Posted in Access to healthcare, Doctor-Patient Relations, Government Regulations, Medical conditions and illness, outcomes, Pain, Patient Safety, Patient-centered Care, Policy Issues, primary care, Protocols, Uncategorized

The Pendulum Has Swung Too Far

“…an act, a habit, an institution, a law, gives birth not only to an effect, but to a series of effects. Of these effects, the first only is immediate; it manifests itself simultaneously with its cause—it is seen. The others unfold in succession—they are not seen: it is well for us, if they are foreseen…The one takes account of the visible effect; the other takes account both of the effects which are seen, and also of those which it is necessary to foresee. Now this difference is enormous, for it almost always happens that when the immediate consequence is favourable, the ultimate consequences are fatal, and the converse.” ~ Frederic Bastiat


Treating Pain in Primary Care

“If there is ever a case for patient-centered care, it is probably the chronic pain patient, especially the older chronic pain patient,” Vega suggests.

He recalled the case of a 72-year-old retiree with chronic degenerative disease of the spine. “She also had stage IV chronic kidney disease, hypertension, and diabetes, all fairly stable and well-controlled. It would be a huge mistake to put her on chronic anti-inflammatory drugs; acetaminophen doesn’t do enough, and she has trouble accessing physical therapy,” he explained. “What really sets her free is tramadol once a day, which she takes in the morning. And then she uses acetaminophen the rest of the day. When I last wrote her the usual prescription, the pharmacy denied it, saying she didn’t have a chronic condition and was at risk for overdose. They didn’t notify me and she went 10 days without therapy. She finally called me, asking why I had withheld her medicine, and I didn’t know what she was talking about.”

Source: The Pendulum Has Swung Too Far

Posted in American Presidents, Education, Evidence-based Medicine, Free Society, Government Regulations, Medical conditions and illness, outcomes measurement, Pain, Patient Choice, Patient Safety, Policy Issues, Prevention, Quality, Rule of Law, State Medical Boards, Unsettled Science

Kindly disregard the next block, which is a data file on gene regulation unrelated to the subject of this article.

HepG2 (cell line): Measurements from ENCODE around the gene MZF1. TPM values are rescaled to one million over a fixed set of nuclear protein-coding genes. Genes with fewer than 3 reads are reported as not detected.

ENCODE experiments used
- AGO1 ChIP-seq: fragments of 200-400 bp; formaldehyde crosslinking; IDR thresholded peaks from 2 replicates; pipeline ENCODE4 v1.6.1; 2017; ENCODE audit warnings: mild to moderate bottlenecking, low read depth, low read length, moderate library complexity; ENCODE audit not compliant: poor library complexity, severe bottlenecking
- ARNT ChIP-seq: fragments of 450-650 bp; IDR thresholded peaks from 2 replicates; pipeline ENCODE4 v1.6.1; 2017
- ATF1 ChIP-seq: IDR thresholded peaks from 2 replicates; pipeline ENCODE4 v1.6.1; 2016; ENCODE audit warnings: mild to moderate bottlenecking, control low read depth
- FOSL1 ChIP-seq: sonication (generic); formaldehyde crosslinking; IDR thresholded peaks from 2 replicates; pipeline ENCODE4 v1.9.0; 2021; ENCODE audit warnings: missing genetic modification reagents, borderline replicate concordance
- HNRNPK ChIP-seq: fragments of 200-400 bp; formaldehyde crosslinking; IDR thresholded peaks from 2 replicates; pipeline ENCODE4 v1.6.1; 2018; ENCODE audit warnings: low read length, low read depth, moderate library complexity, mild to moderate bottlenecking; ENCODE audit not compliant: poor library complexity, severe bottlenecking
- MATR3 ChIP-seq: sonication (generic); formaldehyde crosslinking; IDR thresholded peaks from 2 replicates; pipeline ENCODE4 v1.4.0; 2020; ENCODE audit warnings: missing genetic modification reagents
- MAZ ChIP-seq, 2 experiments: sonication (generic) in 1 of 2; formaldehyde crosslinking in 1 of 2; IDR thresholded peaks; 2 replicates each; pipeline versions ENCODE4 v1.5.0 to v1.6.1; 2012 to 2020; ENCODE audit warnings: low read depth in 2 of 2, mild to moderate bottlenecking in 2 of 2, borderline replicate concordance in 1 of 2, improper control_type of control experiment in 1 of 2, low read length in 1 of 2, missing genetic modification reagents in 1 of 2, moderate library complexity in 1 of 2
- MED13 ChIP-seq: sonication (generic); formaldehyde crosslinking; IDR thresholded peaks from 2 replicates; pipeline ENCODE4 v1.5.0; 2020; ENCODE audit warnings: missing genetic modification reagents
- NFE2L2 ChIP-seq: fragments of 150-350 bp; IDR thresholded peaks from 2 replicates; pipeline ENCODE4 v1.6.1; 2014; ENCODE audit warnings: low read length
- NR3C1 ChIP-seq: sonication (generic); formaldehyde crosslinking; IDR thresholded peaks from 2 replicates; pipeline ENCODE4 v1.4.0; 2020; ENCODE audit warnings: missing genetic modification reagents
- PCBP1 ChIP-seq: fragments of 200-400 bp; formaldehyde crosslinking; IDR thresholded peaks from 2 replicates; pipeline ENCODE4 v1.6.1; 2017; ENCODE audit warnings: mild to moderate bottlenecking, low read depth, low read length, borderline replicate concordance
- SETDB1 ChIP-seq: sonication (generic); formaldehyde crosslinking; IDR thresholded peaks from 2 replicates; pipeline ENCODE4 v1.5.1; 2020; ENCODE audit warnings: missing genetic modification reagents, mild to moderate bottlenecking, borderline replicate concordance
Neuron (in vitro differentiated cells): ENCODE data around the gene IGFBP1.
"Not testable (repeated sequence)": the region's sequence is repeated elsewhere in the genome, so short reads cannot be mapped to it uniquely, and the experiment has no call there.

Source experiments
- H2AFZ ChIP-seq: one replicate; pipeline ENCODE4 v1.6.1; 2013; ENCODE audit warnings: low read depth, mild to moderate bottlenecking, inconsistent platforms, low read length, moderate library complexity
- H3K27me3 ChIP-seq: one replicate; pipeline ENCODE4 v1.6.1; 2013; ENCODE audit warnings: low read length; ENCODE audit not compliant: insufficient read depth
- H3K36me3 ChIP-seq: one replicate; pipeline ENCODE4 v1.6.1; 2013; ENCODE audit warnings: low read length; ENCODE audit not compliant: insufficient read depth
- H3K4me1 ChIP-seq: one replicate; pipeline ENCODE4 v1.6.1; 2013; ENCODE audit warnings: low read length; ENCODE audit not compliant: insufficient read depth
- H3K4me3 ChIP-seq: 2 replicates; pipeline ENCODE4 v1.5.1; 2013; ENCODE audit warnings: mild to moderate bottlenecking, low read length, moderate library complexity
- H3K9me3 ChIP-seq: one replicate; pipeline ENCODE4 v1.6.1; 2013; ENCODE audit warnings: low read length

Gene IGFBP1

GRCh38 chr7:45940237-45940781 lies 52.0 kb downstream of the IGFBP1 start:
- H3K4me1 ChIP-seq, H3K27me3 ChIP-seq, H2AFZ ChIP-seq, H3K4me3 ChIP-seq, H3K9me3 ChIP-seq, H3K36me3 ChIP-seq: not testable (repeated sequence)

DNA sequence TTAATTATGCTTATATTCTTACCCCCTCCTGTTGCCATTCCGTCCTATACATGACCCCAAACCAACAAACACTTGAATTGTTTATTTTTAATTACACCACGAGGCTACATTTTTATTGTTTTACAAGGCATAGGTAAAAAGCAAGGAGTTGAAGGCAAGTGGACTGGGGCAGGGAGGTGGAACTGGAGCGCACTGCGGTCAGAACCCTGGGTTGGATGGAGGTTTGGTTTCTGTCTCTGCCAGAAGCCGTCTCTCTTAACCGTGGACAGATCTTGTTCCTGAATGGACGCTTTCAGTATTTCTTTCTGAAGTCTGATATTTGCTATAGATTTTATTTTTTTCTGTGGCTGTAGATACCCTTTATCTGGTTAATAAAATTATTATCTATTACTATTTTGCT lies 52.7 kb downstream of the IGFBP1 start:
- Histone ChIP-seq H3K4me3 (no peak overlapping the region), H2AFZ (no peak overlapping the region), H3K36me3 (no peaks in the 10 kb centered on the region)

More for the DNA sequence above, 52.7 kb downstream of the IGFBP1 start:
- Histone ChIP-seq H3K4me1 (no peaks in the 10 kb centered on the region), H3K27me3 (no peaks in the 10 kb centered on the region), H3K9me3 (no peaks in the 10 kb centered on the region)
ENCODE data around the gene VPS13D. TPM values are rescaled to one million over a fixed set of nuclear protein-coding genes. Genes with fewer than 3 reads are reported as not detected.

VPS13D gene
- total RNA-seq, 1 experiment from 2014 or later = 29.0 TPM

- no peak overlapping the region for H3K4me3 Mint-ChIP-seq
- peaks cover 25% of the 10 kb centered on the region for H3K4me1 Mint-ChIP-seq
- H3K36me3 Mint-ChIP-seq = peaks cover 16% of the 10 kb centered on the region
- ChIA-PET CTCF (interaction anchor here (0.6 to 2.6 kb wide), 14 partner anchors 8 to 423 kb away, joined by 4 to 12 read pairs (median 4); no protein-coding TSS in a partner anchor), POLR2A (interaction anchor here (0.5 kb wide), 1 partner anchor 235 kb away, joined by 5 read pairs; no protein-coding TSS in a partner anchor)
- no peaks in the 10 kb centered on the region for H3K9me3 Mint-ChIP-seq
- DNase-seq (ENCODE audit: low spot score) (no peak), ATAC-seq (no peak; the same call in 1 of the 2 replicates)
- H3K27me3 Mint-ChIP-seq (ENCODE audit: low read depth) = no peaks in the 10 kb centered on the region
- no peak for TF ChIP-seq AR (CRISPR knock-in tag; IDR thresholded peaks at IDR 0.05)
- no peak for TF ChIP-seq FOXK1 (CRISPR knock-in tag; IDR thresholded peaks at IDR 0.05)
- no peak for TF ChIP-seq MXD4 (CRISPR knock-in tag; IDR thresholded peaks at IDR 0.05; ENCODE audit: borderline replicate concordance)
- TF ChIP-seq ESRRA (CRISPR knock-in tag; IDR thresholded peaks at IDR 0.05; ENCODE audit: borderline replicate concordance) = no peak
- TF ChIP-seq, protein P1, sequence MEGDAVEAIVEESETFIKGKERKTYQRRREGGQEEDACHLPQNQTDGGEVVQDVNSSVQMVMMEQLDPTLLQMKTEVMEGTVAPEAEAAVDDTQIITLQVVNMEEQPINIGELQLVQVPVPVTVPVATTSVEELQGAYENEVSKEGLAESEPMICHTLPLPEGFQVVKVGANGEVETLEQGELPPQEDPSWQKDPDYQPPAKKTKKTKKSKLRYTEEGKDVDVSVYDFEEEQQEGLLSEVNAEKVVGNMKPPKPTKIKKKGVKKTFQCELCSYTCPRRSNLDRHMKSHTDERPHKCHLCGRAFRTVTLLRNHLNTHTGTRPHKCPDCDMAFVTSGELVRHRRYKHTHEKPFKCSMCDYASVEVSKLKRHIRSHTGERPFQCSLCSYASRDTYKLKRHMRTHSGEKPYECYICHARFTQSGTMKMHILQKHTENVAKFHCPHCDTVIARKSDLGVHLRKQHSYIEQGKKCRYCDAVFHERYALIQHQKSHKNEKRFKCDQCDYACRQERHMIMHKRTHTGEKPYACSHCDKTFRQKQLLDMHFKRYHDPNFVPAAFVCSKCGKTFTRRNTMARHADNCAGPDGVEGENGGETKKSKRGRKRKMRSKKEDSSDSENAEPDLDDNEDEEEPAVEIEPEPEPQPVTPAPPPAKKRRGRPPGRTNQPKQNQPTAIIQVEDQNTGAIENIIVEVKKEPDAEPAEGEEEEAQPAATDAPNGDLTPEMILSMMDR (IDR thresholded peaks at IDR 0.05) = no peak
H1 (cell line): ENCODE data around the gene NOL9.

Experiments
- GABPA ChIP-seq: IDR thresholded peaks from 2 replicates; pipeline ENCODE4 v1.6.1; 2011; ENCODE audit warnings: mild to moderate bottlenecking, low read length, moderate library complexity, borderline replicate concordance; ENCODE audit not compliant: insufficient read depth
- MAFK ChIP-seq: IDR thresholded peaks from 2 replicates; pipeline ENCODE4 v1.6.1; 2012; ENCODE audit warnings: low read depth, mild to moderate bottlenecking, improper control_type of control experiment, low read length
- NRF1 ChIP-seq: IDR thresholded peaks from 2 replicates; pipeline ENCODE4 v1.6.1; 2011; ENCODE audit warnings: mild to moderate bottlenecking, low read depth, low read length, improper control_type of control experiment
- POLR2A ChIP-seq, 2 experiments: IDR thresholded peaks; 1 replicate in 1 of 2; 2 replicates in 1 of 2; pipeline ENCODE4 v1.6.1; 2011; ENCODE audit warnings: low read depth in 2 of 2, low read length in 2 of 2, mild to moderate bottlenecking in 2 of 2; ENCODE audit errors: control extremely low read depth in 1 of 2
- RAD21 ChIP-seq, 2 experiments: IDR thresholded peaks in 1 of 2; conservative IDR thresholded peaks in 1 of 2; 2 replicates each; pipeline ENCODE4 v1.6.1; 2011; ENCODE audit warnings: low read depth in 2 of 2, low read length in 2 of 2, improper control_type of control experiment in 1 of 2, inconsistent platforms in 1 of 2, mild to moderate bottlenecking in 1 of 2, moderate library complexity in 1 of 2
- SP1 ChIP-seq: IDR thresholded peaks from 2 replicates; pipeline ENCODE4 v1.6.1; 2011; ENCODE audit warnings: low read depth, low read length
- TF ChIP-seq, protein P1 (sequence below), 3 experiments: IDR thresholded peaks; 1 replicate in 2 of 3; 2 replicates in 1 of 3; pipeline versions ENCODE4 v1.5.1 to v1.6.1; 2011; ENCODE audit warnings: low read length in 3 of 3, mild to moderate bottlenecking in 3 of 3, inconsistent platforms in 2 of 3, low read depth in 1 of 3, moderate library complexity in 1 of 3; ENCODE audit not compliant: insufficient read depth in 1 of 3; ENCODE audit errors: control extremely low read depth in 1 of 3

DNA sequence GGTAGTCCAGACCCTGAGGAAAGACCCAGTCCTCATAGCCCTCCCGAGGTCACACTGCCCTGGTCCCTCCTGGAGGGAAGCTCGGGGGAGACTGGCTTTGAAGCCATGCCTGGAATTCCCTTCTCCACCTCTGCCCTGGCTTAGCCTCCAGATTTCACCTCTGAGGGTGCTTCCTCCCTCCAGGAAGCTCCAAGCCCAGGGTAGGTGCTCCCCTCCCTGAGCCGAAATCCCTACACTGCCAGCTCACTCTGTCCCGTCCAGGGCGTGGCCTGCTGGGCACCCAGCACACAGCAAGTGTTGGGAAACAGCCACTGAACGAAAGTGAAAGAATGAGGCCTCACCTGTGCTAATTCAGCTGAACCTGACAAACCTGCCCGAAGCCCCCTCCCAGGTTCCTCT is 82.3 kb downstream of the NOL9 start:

Opioid Policy: The Devil and the Deep Blue Sea | Medpage Today

Great insight and perspective by Heath McAnally, MD, MSPH, regarding the sometimes reactive, albeit good intentioned, response of gov’t and private entities to the opioid crisis.  Worth the read for sure.

Pendulum swings in medicine aren’t new, but damping the oscillation rarely bears such urgency. To paraphrase the original document, we call on our leaders to:

  • Recognize that opioid tapering requires evidence-based careful selection, patient-centered methods, realistic goals, and close monitoring for adverse events.

  • Include the expertise of pain management subspecialists at every level of decision-making about future opioid policies and guidelines.

  • Put a halt to policies forcing opioid tapering/cessation outside the contexts of diversion or unequivocal, documented harm: benefit ratio imbalance

Dr. McAnally is a board-certified anesthesiologist, pain physician, and addictionologist practicing in Alaska (the military sent him there and he decided to stay). If he wasn’t trying to guide people in improving their own lives, teaching medical students to do the same, or writing about it, he’d probably be outdoors right now slogging up a mountain with a good friend or two.

Source: Opioid Policy: The Devil and the Deep Blue Sea | Medpage Today